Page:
The company’s chief executive officer, John F. Remondi, told investors last year that he is pushing for the department’s allocation methodology to more heavily weight the default metrics.

Wednesday, March 19, 2014 - 4:24am

Goucher College sent the parents of 60 rejected applicants the email that was supposed to be sent to parents of admitted applicants, confusing many of the families, The Baltimore Sun reported. Human error was responsible for the emails saying that the applicants' "offer of admission was mailed today, but I wanted to let you know the good news now, so that your family can celebrate tonight." The college realized the error when it was contacted by applicants who reported getting rejected while their parents were being told they had been admitted. The college has apologized, and is now doing an additional review of the 60 applicants to see if some could be admitted.

 

Wednesday, March 19, 2014 - 4:26am

T.J. Arant resigned Tuesday as president of Friends University, in Kansas, The Wichita Eagle reported. Arant has been president since 2011. Arant was not available for comment. John Lewis, the board chair, said: “We held different visions about what we wanted to achieve in the next two decades. It is important that we achieve agreement about that, and that we were not going to be able to do that. So we decided mutually that the best course is to part company.”

 

Wednesday, March 19, 2014 - 3:00am

Students, faculty members and administrators at some institutions that are members of the law library consortium NELLCO will soon be able to read The New York Times for free, the media organization announced on Wednesday.

As part of the deal, participating institutions will subsidize one-year subscriptions to the Times's digital products. The institutions can choose to renew the agreement on an annual basis. NELLCO has 122 members worldwide, but the deal only applies to U.S. institutions. About one-third of NELLCO's U.S. members have signed up so far, which means more than 26,000 law students may take advantage of the offer.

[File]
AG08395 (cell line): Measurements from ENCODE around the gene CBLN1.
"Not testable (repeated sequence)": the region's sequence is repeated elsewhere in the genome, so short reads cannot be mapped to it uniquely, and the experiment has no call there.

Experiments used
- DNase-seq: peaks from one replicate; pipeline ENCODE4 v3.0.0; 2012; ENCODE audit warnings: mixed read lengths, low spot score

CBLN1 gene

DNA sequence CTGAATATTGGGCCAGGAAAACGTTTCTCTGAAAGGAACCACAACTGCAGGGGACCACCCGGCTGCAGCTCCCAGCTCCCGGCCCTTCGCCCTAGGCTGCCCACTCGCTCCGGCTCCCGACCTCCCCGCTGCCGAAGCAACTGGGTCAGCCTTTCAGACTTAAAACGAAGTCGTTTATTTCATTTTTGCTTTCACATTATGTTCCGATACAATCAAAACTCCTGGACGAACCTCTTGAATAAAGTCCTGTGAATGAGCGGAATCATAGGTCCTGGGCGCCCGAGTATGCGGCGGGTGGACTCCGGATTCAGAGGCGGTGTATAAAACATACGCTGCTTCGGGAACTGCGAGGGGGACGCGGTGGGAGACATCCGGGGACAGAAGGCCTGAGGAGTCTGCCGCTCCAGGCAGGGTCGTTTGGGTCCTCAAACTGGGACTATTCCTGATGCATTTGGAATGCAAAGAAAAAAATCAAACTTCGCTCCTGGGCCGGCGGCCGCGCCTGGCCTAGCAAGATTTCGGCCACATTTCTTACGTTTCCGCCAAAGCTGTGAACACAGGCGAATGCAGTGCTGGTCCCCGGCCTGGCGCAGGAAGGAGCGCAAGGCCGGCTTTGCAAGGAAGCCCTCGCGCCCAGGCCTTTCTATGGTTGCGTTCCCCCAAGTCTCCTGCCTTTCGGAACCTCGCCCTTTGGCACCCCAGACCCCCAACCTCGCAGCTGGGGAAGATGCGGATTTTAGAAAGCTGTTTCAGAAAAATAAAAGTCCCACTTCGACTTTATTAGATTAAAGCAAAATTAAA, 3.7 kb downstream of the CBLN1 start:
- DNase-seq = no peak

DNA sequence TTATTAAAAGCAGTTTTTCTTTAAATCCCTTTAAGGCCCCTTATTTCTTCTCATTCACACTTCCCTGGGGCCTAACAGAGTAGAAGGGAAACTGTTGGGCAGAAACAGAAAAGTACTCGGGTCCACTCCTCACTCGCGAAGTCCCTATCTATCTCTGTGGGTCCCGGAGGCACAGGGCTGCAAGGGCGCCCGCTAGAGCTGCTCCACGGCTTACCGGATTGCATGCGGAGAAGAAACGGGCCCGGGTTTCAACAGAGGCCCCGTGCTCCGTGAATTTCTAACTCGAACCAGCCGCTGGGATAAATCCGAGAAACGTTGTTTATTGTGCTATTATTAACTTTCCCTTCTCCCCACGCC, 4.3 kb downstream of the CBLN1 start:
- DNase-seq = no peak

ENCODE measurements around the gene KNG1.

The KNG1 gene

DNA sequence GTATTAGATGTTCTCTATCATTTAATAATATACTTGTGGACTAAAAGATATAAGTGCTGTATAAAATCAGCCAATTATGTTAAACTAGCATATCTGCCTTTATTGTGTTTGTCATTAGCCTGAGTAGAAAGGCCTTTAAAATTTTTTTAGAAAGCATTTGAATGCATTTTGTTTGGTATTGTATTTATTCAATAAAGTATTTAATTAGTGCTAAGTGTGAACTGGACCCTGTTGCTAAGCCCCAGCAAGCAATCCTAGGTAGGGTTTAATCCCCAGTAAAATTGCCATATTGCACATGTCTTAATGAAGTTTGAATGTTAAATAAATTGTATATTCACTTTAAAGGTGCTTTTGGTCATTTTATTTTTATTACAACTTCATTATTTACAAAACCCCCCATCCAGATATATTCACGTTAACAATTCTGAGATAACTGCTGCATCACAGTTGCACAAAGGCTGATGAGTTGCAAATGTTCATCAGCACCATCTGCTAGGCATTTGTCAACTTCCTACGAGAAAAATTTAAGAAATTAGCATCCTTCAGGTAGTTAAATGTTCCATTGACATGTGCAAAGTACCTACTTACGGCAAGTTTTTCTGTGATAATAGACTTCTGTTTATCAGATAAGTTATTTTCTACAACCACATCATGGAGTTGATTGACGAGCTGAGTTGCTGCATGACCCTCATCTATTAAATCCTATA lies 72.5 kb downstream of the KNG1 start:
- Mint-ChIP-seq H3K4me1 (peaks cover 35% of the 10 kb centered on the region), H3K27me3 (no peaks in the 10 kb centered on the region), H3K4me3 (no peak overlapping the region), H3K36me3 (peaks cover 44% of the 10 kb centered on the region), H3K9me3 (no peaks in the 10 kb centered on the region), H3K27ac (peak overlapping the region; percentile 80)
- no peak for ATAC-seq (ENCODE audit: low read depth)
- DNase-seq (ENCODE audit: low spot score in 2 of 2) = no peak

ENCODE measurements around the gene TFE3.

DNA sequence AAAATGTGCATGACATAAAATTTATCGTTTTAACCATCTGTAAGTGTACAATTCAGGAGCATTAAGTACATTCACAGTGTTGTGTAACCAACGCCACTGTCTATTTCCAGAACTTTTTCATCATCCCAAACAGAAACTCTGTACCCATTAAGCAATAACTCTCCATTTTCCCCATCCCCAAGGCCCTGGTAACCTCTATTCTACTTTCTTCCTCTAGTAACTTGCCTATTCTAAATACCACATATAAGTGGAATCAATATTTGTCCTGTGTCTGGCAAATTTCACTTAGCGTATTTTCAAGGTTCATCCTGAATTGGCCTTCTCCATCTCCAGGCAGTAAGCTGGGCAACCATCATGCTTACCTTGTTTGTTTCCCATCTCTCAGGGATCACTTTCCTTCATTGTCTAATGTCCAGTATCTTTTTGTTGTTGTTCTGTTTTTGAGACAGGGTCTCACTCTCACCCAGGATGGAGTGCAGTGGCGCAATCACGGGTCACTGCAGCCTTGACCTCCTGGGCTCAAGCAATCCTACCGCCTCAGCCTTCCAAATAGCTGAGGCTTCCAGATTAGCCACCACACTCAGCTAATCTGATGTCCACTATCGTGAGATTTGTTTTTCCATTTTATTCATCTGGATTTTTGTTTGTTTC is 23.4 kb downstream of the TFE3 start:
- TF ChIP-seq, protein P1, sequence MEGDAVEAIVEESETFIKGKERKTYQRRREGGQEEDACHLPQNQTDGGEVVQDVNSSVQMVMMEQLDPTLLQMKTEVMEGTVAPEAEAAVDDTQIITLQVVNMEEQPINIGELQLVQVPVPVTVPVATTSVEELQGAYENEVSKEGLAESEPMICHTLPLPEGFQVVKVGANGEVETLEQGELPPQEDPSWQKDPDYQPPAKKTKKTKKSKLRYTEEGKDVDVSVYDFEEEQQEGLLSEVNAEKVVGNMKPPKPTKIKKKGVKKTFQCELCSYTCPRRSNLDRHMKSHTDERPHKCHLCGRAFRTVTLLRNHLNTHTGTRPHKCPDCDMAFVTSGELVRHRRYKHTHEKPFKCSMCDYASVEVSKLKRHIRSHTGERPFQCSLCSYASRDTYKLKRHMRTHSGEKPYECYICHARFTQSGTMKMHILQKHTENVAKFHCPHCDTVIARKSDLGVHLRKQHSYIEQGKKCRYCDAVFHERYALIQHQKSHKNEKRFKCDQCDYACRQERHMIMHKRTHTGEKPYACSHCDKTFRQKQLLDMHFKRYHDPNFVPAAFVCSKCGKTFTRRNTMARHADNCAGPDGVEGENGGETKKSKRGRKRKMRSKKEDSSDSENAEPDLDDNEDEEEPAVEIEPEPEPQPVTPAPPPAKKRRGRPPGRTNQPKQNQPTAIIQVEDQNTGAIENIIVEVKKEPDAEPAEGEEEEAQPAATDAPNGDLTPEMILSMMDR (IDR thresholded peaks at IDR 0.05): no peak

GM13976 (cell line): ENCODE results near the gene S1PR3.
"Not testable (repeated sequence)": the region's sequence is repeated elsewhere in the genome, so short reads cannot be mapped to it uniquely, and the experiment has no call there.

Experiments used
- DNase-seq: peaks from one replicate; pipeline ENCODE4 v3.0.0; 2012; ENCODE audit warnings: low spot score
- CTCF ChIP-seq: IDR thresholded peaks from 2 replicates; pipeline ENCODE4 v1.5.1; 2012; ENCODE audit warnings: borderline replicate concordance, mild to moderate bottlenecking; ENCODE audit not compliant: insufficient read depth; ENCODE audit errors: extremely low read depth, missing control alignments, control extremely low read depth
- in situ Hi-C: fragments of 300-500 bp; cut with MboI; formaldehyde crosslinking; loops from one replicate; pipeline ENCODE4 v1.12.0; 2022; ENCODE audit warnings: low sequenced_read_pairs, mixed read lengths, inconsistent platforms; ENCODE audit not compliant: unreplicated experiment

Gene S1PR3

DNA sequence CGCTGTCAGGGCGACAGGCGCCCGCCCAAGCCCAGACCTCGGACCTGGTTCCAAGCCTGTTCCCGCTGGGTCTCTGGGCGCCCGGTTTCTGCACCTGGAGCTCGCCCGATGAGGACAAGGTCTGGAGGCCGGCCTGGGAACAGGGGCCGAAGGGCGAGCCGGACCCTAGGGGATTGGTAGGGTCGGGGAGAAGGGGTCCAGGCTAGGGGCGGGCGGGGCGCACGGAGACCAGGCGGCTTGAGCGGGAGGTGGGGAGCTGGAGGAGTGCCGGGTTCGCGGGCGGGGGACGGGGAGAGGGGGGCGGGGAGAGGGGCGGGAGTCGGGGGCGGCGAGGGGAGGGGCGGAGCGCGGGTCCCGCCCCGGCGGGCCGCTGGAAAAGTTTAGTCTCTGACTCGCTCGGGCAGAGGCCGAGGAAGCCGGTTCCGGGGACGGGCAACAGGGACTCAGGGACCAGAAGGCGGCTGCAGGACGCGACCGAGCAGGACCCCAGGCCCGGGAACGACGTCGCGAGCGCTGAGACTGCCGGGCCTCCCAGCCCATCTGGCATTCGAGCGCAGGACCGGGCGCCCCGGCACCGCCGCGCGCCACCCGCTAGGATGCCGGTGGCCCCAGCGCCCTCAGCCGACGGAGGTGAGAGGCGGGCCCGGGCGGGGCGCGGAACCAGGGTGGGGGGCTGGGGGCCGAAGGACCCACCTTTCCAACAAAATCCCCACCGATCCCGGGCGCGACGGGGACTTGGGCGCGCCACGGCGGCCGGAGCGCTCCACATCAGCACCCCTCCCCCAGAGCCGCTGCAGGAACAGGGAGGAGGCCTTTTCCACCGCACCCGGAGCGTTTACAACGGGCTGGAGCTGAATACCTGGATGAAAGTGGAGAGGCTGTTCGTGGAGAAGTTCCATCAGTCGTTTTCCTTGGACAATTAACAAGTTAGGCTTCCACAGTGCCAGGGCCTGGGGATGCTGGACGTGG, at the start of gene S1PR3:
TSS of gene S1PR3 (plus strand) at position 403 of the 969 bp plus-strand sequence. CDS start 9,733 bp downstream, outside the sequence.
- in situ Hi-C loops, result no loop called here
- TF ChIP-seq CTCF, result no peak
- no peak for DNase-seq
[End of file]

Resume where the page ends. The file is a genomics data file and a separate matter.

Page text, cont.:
Representatives from the Times did not disclose the price tag, but described the deal as the largest ever signed -- even when compared to similar agreements with corporations and nonprofits. 

"I feel like we’re at a point where we’re meeting a different level of demand," said Hannah Yang,  executive director for education and corporate marketing at the Times. "Not only do we have the content to meet that kind of demand -- we also have the technology."

This article has been updated to clarify that institutions will subsidize the subscriptions.

Wednesday, March 19, 2014 - 3:00am

Okay, the rest of you have some catching up to do: Tom Panettiere has now won Inside Higher Ed's monthly Cartoon Caption Contest twice.

Today we publish the latest installment of our monthly cartoon contest -- we encourage you to suggest the most creative or humorous captions you can think of. (Or just read the submissions of your peers.)

We also encourage you to vote for your favorite from among the three finalists chosen by our judges from among the submissions for last month's cartoon.

And we congratulate Panettiere, associate director of financial aid and scholarships at the State University of New York at Purchase, whose caption for January's drawing -- "Wonder if our bus is stuck in one of those Chris Christie traffic studies?" -- won an overwhelming majority of your votes. He also won November's contest.

Wednesday, March 19, 2014 - 4:27am

The drowning deaths of six students, apparently from hazing, have set off a debate at Portugal's universities, The New York Times reported. Hazing in Portugal is not associated with fraternities, but is a rite of passage for new students. Critics say that the recent deaths show that the traditions have gotten out of control, but many students support hazing and are rallying to preserve it.

 

Wednesday, March 19, 2014 - 3:00am

In today’s Academic Minute, Dae Kwak, associate professor of sports management at the University of Michigan, discusses the psychological impact fantasy sports advertising has on even experienced players. Learn more about the Academic Minute here.